Tired of pain, tired of being tired
Pat, 60, is a home assistant. She can take pain. She had a root canal without anesthetics. A nerve conduction study using needles and electric shocks was a piece of cake, that is, compared to her fibromyalgia.
As a child, Pat had “sinus headaches”; as a teen, painful periods. One time she ended up in the ER for foot pain and swelling. The ER doctor said her “muscles are more sensitive than others.” This explanation stuck because she thought it made a lot of sense.
At 30, she landed a factory job and finally had health insurance. She went from her ad-hoc health advisors – Aunt Chloe and "The Complete Manual of Things That Might Kill You" – to her first family doctor, who put a name to all she’d suffered from. The sinus headaches are migraines; her clicking jaw pain, temporomandibular joint dysfunction (TMD); the bouts of bloating and constipation, irritable bowel syndrome (IBS); chronic fatigue, depression.
Years later, she saw an orthopedic doctor for her back pain. In a pre-clinic screening questionnaire, she was shown a front-and-back picture of a body and was asked to circle all her pain locations. Pat remembered thinking “what the heck” and truthfully circled all her “nonsense” pain areas. At age 40, she was diagnosed with fibromyalgia.
Fibromyalgia, the second most common musculoskeletal disorder, affects up to 8 percent of the population. It’s a unique entity. But I consider fibromyalgia on a continuum of many "centralized pain disorders." First, they share a similar root: a brain that seemingly amplifies pain. Second, the multidisciplinary-treatment approach to fibromyalgia also helps other pain disorders – that I find reassuring.
Other centralized pain disorders – headaches, painful periods, chronic sore throat, painful urination, TMD, IBS – can precede or coexist with fibromyalgia. Like Pat, many end up having surgeries. Three operations later, she still has back pain, which is now considered part of her fibromyalgia.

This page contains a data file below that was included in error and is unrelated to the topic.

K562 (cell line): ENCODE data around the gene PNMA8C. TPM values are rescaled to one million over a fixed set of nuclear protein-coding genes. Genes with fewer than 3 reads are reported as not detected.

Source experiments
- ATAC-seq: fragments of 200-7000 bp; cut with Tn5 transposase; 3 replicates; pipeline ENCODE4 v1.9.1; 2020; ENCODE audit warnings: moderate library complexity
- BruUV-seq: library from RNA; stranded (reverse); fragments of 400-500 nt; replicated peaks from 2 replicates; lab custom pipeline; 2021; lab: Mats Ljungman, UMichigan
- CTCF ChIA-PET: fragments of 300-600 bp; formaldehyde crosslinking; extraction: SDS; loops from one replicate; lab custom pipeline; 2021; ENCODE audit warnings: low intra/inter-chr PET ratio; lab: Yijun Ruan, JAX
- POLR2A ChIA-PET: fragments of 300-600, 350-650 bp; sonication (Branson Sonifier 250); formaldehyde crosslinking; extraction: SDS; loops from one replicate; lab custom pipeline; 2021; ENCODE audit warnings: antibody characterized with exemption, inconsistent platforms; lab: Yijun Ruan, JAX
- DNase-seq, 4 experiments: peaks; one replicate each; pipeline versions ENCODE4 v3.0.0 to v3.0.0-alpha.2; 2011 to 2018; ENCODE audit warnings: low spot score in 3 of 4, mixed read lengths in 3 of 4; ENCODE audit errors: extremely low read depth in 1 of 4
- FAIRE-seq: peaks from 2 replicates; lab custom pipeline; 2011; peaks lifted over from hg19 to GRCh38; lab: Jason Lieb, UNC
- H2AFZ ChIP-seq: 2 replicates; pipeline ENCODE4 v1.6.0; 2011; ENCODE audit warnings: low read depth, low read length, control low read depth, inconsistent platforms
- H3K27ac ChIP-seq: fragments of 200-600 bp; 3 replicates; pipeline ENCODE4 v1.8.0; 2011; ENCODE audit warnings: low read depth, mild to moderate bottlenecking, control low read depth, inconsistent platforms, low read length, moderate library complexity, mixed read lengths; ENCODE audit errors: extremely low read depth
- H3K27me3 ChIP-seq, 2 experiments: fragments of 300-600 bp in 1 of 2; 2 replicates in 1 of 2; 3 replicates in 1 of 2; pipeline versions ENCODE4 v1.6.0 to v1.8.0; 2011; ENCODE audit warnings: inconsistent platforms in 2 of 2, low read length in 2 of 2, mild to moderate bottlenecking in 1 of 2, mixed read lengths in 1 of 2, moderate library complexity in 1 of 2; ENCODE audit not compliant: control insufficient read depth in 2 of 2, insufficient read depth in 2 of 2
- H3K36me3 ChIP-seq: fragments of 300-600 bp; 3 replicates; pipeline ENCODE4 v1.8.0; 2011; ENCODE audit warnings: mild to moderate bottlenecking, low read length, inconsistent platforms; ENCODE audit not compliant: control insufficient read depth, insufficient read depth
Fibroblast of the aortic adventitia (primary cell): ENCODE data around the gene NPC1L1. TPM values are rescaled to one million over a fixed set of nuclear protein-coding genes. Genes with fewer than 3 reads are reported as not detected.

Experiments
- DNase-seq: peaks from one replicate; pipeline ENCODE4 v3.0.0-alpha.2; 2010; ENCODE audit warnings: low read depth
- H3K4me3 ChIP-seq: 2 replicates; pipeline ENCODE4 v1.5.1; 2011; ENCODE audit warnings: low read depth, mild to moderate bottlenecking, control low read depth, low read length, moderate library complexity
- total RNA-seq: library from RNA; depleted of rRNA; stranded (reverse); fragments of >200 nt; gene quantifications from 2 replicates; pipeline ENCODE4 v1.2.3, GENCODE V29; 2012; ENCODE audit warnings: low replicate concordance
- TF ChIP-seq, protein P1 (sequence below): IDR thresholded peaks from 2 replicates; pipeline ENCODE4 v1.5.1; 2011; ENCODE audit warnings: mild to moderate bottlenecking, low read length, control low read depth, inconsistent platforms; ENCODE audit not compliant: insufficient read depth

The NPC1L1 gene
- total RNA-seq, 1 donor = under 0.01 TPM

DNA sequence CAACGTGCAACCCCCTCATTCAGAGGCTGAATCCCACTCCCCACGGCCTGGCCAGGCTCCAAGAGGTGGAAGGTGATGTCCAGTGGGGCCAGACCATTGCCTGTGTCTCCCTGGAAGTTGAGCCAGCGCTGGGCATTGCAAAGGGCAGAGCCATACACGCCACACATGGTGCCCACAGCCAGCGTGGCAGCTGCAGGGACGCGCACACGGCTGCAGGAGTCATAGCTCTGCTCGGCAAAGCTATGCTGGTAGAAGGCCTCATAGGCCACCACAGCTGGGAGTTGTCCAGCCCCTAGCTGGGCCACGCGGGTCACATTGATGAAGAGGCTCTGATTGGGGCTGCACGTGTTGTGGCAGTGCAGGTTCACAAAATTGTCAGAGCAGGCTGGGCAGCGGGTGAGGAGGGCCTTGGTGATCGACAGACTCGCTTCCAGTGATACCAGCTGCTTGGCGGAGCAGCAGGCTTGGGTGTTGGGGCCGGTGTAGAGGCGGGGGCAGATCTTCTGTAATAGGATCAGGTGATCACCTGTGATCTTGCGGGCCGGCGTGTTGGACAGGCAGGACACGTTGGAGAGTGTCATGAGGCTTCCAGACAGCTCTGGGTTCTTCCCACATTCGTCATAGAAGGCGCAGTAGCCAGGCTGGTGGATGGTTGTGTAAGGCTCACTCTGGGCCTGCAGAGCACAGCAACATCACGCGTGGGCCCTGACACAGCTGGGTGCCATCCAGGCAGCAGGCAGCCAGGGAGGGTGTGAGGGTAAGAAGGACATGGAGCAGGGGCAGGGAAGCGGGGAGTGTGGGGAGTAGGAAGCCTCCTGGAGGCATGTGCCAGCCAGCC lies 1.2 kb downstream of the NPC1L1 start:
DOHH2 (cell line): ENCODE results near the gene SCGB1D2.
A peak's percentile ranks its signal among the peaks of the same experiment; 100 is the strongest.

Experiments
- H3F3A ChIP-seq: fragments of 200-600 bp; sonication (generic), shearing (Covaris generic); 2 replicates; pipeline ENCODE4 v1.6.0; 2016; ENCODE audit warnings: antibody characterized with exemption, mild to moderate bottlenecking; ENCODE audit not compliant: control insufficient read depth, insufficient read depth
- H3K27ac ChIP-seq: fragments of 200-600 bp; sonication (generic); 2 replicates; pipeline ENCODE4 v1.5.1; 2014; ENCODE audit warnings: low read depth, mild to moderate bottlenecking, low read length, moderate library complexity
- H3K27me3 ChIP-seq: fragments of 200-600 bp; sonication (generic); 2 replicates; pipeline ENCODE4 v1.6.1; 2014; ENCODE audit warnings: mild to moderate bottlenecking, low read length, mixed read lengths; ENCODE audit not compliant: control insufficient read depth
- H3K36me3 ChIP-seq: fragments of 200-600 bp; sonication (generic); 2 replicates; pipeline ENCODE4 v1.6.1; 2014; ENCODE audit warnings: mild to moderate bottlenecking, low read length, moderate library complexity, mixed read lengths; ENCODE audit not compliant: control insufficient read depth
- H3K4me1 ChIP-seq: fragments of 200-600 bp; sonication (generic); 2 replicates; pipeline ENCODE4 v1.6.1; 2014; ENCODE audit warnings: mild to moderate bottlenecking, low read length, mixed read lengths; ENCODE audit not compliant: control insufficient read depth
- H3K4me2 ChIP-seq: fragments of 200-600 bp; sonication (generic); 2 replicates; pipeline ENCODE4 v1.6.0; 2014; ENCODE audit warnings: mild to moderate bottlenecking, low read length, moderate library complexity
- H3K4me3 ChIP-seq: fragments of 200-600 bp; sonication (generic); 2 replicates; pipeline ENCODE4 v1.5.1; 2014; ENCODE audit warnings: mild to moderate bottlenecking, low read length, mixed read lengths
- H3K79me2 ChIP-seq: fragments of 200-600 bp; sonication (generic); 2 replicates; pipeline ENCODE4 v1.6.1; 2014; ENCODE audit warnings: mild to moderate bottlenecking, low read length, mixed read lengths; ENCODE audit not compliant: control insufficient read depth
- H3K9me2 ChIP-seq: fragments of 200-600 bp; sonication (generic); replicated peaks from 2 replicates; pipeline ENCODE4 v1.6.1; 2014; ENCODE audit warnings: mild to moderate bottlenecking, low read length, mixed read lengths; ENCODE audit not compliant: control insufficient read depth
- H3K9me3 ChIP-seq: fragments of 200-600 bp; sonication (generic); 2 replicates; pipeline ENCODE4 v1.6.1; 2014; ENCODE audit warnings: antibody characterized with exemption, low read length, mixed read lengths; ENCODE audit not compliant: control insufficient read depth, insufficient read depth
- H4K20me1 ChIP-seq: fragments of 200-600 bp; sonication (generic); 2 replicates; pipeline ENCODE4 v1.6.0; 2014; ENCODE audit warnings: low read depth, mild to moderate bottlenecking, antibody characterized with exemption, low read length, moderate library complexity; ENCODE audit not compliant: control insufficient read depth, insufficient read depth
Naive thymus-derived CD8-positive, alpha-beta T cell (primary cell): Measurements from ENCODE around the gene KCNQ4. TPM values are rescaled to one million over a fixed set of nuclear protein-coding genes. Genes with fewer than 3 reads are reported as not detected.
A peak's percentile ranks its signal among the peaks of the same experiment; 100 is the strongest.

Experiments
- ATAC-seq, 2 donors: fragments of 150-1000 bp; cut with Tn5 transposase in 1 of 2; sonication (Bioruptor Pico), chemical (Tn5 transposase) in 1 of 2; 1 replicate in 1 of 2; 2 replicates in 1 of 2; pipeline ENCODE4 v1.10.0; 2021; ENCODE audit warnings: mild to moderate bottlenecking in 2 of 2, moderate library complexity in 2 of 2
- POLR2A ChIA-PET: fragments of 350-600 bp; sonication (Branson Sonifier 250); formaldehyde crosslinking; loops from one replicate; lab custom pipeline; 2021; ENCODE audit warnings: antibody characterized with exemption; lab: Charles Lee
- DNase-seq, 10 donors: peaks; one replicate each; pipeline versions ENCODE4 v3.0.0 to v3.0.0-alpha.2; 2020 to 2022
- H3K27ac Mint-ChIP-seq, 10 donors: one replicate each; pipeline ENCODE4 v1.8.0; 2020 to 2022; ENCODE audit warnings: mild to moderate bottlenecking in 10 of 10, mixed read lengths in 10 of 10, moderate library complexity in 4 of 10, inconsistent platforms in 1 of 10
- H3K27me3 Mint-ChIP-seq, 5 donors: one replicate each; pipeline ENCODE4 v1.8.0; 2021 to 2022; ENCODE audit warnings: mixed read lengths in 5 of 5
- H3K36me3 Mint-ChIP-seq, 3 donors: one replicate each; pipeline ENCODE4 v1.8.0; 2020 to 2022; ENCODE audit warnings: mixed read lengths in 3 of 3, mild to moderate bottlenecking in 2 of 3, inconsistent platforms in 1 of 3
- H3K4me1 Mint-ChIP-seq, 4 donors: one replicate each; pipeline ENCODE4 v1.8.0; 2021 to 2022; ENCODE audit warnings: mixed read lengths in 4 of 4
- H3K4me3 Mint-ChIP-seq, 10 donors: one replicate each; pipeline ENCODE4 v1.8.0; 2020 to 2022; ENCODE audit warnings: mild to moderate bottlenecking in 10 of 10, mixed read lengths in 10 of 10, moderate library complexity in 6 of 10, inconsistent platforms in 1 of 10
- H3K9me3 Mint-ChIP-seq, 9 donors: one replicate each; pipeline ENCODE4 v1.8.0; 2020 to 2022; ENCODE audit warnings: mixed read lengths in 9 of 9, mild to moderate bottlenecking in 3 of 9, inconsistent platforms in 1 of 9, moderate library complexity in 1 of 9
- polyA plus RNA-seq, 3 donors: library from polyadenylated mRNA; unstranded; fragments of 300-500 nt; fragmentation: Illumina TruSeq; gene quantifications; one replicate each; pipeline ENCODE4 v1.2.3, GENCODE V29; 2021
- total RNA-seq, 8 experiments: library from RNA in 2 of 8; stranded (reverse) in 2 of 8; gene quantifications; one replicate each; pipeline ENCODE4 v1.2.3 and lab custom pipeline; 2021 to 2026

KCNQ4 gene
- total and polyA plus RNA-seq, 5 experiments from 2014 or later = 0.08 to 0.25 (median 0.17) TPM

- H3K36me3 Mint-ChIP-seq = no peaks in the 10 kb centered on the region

Also, fibromyalgia has triggers: PTSD, Lyme disease, rheumatoid arthritis … or Buckwheat, your impossibly cute Pug, who snores like a broken muffler, and is the reason you haven’t slept well in years.
To diagnose fibromyalgia, doctors don’t count tender points anymore. Everybody’s pain is different (deep, dull, numb, swelling, burning). The diagnosis is based on one’s account of widespread pain lasting over three months. Initially, doctors may find arthritis or mildly abnormal lab tests (trust me: you go to doctors, they’re gonna find stuff), but these findings cannot justify the spread or degree of pain. Most have profound problems with sleeping, concentration, memory, mood and fatigue.
Wondering if you have fibromyalgia? To start, try the Patient Self-Report Survey for the Assessment of Fibromyalgia, available online at chronicpainmanagement.ca/md-tools-and-resources.
Pat reports her “hurt seems to be everywhere.” There are days when all she can do is get out bed, and days of “party like it’s 1999.” She’s learned to pace herself, held down good jobs and has a Swiss ball exercise routine that works.
She reminds herself fibromyalgia pain does not cause permanent physical damage. Take luck where you can get it.